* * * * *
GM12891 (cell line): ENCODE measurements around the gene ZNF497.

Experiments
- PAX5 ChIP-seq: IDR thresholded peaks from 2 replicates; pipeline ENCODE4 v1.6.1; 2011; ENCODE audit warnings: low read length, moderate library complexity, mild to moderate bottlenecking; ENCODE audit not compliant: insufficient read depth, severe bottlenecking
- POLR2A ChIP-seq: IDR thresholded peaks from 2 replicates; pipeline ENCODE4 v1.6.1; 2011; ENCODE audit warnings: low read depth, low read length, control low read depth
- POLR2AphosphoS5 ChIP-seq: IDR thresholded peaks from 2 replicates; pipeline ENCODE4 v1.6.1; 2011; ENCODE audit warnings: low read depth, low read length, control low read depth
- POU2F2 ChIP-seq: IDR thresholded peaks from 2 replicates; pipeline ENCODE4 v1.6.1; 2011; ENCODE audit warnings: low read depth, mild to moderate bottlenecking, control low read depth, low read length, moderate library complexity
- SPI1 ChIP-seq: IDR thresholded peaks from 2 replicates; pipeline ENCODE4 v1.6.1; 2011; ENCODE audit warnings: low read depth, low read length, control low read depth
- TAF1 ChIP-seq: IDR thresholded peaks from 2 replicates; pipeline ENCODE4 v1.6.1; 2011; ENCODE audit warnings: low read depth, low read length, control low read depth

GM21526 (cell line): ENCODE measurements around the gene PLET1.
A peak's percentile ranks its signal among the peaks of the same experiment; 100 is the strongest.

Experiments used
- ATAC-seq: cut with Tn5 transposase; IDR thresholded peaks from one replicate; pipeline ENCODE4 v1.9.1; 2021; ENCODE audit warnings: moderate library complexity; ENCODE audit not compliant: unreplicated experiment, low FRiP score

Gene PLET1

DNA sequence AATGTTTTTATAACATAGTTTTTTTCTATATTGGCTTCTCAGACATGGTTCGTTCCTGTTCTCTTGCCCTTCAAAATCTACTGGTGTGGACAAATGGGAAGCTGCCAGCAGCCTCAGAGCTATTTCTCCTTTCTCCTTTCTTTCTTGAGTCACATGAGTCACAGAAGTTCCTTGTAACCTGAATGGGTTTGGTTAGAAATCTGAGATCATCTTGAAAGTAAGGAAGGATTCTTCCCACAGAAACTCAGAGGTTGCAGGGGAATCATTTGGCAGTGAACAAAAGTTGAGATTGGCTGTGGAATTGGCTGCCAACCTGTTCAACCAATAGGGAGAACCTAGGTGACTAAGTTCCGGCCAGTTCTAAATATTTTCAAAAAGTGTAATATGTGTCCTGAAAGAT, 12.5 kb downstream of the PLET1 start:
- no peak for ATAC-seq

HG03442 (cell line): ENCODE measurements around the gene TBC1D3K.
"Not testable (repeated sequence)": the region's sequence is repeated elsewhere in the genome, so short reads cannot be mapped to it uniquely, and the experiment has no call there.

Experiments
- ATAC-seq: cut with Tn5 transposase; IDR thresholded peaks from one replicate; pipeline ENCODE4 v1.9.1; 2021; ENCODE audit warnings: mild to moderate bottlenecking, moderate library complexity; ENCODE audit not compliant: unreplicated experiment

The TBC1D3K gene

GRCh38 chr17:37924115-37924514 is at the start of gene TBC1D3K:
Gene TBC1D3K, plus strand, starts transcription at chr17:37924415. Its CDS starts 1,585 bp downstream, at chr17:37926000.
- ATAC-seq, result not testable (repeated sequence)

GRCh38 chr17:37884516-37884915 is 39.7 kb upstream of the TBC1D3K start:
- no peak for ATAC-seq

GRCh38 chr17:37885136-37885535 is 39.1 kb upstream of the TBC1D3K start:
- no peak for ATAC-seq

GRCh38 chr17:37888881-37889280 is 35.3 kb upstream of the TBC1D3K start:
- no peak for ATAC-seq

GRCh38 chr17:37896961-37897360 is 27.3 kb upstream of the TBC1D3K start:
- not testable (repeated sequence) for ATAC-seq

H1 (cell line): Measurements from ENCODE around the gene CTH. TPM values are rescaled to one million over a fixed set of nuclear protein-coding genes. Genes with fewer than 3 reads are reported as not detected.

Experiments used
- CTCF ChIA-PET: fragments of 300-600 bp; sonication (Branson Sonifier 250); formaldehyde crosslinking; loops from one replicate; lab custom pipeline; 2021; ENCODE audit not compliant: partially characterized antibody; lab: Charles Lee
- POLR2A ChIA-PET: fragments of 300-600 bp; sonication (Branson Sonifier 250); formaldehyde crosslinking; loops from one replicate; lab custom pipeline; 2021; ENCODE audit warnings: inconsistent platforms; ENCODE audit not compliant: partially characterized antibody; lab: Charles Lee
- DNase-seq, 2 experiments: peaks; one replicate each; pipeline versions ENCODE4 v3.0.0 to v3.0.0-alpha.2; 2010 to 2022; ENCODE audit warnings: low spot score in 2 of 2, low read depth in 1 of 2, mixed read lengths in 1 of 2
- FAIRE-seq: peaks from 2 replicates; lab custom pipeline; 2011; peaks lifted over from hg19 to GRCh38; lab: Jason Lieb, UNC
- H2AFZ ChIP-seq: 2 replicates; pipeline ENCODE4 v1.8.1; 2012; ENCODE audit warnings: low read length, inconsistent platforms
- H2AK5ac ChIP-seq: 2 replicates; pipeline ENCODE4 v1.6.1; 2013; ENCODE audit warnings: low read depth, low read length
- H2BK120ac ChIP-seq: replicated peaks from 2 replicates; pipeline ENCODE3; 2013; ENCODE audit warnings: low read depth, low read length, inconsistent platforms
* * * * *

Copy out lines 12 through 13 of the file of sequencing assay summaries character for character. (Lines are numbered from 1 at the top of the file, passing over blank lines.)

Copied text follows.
- ATAC-seq: cut with Tn5 transposase; IDR thresholded peaks from one replicate; pipeline ENCODE4 v1.9.1; 2021; ENCODE audit warnings: moderate library complexity; ENCODE audit not compliant: unreplicated experiment, low FRiP score

Gene PLET1